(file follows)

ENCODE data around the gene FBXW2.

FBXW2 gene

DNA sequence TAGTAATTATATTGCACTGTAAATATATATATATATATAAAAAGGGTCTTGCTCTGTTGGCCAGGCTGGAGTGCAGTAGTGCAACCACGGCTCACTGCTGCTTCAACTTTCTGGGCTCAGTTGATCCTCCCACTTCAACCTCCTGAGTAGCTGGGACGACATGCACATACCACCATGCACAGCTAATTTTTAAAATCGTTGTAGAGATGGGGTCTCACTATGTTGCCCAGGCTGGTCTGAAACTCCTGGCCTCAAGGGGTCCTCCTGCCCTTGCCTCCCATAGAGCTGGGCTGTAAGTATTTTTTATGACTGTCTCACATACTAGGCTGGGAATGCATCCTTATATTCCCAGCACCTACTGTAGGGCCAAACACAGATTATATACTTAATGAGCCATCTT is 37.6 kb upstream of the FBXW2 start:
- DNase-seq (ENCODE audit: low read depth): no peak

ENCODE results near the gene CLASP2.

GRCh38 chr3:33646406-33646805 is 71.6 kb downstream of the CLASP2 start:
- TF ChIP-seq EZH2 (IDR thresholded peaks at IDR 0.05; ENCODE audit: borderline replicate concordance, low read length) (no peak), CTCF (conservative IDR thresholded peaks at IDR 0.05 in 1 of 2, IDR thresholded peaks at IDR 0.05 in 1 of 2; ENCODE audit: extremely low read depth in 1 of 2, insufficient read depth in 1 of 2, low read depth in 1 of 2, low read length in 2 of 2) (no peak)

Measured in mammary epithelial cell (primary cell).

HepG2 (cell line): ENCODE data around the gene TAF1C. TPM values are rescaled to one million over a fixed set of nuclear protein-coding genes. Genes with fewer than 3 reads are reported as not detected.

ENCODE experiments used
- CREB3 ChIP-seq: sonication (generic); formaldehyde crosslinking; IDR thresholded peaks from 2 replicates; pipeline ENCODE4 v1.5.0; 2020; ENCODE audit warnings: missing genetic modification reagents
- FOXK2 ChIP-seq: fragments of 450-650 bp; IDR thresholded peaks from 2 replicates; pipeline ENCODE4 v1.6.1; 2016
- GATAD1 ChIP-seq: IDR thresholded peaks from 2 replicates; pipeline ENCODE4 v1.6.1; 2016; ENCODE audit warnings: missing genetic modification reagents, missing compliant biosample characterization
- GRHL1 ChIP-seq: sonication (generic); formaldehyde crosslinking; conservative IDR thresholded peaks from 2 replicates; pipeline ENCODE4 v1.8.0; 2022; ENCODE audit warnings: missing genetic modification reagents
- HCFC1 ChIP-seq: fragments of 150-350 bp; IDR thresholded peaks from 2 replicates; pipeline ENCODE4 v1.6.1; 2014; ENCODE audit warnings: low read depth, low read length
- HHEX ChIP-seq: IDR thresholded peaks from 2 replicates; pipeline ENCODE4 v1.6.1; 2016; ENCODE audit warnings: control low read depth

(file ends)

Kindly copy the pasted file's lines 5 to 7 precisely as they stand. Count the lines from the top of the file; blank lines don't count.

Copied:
ENCODE results near the gene CLASP2.

GRCh38 chr3:33646406-33646805 is 71.6 kb downstream of the CLASP2 start:
- TF ChIP-seq EZH2 (IDR thresholded peaks at IDR 0.05; ENCODE audit: borderline replicate concordance, low read length) (no peak), CTCF (conservative IDR thresholded peaks at IDR 0.05 in 1 of 2, IDR thresholded peaks at IDR 0.05 in 1 of 2; ENCODE audit: extremely low read depth in 1 of 2, insufficient read depth in 1 of 2, low read depth in 1 of 2, low read length in 2 of 2) (no peak)